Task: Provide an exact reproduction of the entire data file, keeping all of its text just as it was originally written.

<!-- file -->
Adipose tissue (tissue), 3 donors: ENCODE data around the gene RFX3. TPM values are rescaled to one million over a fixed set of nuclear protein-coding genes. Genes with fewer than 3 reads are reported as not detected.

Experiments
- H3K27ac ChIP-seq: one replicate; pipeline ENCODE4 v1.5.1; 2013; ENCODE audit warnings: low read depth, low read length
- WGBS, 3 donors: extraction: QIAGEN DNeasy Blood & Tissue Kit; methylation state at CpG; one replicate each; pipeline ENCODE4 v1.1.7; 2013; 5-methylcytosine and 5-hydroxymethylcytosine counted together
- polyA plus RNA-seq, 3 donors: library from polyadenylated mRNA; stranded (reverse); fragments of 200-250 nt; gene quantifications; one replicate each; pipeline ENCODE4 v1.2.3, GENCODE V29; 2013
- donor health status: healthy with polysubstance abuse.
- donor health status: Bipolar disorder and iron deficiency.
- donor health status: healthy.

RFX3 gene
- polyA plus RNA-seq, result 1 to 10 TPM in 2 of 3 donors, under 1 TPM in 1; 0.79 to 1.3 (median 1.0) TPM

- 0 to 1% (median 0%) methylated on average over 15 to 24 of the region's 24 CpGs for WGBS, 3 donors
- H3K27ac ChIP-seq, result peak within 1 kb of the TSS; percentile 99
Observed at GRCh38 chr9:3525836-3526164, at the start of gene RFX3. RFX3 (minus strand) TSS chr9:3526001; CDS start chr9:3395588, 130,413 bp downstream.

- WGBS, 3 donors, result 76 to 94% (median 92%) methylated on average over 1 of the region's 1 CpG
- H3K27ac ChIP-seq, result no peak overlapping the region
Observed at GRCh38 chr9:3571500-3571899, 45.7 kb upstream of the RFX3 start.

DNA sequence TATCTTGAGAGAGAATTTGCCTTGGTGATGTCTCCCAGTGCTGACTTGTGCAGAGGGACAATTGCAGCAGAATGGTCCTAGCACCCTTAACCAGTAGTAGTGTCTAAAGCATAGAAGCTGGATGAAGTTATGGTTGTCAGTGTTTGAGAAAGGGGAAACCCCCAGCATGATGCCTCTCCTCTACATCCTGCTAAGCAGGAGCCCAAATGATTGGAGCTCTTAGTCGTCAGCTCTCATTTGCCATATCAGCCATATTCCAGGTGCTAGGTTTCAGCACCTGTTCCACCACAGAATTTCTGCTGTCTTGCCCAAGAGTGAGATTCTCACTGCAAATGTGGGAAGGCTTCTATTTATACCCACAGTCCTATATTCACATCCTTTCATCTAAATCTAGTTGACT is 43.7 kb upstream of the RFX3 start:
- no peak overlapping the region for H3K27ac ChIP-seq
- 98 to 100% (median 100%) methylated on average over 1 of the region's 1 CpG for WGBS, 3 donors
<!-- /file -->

Adipose tissue (tissue), 3 donors: ENCODE data around the gene RFX3. TPM values are rescaled to one million over a fixed set of nuclear protein-coding genes. Genes with fewer than 3 reads are reported as not detected.

Experiments
- H3K27ac ChIP-seq: one replicate; pipeline ENCODE4 v1.5.1; 2013; ENCODE audit warnings: low read depth, low read length
- WGBS, 3 donors: extraction: QIAGEN DNeasy Blood & Tissue Kit; methylation state at CpG; one replicate each; pipeline ENCODE4 v1.1.7; 2013; 5-methylcytosine and 5-hydroxymethylcytosine counted together
- polyA plus RNA-seq, 3 donors: library from polyadenylated mRNA; stranded (reverse); fragments of 200-250 nt; gene quantifications; one replicate each; pipeline ENCODE4 v1.2.3, GENCODE V29; 2013
- donor health status: healthy with polysubstance abuse.
- donor health status: Bipolar disorder and iron deficiency.
- donor health status: healthy.

RFX3 gene
- polyA plus RNA-seq, result 1 to 10 TPM in 2 of 3 donors, under 1 TPM in 1; 0.79 to 1.3 (median 1.0) TPM

- 0 to 1% (median 0%) methylated on average over 15 to 24 of the region's 24 CpGs for WGBS, 3 donors
- H3K27ac ChIP-seq, result peak within 1 kb of the TSS; percentile 99
Observed at GRCh38 chr9:3525836-3526164, at the start of gene RFX3. RFX3 (minus strand) TSS chr9:3526001; CDS start chr9:3395588, 130,413 bp downstream.

- WGBS, 3 donors, result 76 to 94% (median 92%) methylated on average over 1 of the region's 1 CpG
- H3K27ac ChIP-seq, result no peak overlapping the region
Observed at GRCh38 chr9:3571500-3571899, 45.7 kb upstream of the RFX3 start.

DNA sequence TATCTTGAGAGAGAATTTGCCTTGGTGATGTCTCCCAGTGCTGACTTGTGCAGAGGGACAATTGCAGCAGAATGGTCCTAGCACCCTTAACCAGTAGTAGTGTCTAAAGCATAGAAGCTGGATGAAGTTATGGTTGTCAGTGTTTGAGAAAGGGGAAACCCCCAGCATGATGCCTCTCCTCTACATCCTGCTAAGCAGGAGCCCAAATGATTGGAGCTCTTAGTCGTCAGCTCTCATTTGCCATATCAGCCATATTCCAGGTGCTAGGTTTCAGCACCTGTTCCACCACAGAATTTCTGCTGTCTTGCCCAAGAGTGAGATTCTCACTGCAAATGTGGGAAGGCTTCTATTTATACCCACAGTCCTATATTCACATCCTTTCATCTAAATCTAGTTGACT is 43.7 kb upstream of the RFX3 start:
- no peak overlapping the region for H3K27ac ChIP-seq
- 98 to 100% (median 100%) methylated on average over 1 of the region's 1 CpG for WGBS, 3 donors